c. Time-limited charging of the battery in the second battery circuit for a length of time Tc; this is generally done with the goal of always maintaining the high charge state of the second battery, by means of a direct-voltage converter connected upstream of the second battery.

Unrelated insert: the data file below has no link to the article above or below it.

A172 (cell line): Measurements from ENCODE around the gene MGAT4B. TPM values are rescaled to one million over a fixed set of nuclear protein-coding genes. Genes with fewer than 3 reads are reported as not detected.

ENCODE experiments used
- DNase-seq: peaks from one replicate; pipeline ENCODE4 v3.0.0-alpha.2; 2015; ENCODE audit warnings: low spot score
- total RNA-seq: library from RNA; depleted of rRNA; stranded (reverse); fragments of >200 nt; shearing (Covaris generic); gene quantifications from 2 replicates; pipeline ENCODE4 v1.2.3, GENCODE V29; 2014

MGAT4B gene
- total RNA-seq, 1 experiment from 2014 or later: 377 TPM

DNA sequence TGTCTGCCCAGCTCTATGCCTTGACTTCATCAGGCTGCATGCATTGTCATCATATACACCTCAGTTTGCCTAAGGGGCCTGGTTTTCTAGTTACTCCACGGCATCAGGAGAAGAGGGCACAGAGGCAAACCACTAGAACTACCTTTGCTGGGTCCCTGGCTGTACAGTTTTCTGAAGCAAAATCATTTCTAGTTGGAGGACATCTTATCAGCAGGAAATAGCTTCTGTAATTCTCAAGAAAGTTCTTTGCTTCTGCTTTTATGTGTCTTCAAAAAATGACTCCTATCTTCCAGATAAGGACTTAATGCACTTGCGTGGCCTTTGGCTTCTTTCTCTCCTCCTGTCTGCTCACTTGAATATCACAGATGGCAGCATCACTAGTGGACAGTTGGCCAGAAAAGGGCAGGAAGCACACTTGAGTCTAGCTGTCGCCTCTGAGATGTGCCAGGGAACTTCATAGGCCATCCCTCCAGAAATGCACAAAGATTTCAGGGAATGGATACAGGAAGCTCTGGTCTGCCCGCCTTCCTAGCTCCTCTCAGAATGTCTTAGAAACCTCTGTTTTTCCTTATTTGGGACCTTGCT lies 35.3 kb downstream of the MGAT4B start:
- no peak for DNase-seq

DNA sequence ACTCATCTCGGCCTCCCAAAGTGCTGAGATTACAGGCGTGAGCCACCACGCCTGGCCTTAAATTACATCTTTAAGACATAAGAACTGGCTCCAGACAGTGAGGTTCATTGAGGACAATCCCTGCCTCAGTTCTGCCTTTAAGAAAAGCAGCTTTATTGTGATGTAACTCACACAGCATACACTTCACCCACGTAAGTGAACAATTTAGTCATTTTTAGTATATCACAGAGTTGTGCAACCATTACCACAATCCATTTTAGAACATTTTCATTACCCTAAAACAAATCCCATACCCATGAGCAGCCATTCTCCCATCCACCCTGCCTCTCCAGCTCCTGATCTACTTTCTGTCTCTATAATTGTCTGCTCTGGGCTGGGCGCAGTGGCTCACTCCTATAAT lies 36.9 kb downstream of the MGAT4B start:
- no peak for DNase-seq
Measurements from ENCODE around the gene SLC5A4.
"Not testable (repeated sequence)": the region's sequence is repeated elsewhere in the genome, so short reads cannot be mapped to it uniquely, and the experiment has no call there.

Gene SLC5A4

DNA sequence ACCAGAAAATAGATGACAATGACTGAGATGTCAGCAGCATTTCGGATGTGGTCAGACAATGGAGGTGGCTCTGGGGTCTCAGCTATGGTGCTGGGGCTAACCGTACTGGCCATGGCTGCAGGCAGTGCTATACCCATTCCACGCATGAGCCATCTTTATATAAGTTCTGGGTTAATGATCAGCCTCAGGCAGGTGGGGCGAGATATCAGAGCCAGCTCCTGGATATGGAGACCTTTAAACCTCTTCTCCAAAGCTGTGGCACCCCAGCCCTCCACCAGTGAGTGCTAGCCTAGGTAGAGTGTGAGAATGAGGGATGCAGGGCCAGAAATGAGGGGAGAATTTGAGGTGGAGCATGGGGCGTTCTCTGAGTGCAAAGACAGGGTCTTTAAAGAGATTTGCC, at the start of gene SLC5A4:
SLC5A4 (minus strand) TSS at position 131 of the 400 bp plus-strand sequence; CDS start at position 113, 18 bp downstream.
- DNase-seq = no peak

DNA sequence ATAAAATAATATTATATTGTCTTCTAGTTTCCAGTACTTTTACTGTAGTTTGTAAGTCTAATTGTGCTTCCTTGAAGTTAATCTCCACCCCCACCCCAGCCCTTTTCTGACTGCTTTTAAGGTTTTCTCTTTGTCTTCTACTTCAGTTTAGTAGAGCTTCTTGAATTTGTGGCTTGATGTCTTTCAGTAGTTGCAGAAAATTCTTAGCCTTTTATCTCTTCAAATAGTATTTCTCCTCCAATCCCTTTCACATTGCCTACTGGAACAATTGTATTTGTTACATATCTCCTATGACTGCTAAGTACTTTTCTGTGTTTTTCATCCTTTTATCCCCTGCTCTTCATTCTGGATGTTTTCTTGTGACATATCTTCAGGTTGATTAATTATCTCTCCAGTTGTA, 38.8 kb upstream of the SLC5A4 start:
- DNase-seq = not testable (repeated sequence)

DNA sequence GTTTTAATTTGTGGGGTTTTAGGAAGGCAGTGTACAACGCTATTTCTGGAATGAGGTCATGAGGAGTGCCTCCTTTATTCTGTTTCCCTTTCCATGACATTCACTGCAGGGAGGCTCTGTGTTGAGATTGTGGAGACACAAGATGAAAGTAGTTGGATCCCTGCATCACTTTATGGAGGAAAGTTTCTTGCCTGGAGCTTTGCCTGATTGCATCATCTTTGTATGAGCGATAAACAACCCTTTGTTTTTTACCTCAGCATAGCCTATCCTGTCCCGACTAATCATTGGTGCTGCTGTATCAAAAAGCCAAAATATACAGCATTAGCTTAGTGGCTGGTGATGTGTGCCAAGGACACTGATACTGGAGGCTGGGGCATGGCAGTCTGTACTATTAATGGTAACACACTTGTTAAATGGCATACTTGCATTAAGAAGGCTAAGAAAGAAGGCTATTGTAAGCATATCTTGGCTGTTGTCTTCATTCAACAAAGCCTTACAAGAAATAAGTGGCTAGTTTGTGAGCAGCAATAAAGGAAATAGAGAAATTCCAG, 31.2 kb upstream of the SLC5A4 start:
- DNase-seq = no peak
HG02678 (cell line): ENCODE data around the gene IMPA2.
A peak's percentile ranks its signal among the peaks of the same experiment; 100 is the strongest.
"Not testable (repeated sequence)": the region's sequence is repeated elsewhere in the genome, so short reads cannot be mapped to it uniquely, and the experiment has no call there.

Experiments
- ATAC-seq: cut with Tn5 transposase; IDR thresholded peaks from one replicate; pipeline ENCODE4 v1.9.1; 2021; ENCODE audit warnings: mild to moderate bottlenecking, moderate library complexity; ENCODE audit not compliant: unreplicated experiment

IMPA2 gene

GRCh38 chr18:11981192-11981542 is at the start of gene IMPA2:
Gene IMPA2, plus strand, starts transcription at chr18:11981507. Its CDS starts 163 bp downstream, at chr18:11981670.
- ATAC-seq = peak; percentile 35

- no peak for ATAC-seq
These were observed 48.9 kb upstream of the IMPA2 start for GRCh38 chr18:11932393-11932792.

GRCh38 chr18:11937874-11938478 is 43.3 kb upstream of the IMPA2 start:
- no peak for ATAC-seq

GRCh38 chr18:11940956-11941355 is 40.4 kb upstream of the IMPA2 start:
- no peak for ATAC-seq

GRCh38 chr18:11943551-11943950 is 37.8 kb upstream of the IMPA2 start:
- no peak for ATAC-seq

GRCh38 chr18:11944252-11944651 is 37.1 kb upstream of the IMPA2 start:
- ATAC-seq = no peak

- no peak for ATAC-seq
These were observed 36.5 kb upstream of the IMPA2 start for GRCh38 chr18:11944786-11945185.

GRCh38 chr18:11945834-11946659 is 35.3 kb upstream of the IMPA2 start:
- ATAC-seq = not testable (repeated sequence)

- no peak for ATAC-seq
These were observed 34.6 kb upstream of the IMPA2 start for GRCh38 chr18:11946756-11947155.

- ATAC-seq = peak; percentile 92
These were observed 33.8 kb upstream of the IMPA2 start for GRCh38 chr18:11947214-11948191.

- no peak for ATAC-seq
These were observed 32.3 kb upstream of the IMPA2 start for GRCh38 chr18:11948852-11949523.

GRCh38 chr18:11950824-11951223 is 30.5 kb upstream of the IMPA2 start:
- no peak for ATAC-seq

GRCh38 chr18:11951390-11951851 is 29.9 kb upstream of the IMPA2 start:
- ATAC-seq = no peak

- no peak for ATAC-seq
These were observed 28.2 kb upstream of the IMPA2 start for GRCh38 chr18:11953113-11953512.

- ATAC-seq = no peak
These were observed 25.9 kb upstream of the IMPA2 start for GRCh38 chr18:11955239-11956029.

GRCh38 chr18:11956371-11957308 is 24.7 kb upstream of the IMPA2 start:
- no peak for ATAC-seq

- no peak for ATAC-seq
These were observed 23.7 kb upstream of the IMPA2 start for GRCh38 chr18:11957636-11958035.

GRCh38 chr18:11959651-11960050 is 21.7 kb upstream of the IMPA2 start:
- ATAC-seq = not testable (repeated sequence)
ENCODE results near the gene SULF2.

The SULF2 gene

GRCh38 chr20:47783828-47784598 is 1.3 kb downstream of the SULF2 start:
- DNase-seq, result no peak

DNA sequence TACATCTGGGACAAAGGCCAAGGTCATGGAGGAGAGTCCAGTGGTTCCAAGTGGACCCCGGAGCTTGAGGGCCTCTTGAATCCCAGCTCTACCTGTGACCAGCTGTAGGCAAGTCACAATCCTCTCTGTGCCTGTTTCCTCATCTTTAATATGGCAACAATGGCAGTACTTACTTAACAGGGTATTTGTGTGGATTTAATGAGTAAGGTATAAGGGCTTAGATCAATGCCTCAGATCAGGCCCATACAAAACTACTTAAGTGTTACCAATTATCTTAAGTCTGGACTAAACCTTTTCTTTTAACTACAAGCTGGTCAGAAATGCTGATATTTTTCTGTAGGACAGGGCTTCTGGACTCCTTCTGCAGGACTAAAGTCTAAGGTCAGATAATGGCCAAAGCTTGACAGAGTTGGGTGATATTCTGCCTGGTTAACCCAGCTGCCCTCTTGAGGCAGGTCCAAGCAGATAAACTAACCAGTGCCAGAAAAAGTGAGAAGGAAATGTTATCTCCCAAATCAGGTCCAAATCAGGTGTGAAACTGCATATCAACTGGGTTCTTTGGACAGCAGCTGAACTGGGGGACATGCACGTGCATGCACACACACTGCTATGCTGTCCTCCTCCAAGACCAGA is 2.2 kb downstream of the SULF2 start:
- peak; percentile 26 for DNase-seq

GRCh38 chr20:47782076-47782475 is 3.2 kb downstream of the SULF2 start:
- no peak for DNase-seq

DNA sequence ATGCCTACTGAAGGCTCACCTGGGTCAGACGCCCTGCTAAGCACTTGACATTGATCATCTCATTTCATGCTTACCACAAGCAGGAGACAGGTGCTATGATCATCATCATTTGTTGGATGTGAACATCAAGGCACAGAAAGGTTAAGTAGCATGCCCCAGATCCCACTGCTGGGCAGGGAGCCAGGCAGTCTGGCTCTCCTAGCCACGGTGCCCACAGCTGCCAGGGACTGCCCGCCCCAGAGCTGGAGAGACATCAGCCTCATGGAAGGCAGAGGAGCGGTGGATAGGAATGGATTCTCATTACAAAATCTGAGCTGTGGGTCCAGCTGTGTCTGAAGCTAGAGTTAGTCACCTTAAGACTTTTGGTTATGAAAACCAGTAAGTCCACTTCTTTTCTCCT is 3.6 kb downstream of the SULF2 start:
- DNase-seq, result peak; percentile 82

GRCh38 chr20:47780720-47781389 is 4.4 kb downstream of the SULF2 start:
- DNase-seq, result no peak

The devices and/or methods according to the invention for determining the availability of electrical energy, in particular in on-board electrical systems that include at least two energy-storing means or least two batteries have the advantage that very reliable determination and signalling as well as display of the still-available electrical energy are possible. This is advantageously attained on the basis of methods on the system level. An especially advantageous feature is that by means of a defined disposition, using existing system state variables, primarily voltage values in the battery circuits, and by using the charge characteristic of the direct-voltage converter and by using state of charge of systems/state of health of systems (SOCS/SOHS) algorithms, evaluations are performed which make statements on the availability of electrical energy in the second battery circuit possible. The attainment of predeterminable threshold value events is evaluated. Thus, a deterministic monitoring of the second battery circuit for predefined threshold value events at the system level is performed. Also advantageously, predefined threshold value events for the first battery circuit, that is, the consumer battery circuit, are signalled by the occurrence of certain system states, which as a causal consequent state require a reinforcing electrical supply for the consumer battery circuit by coupling to the second battery circuit; the trigger signals that effect the switchover are output by the on-board electrical system control unit, or an electronic device responsible for doing so.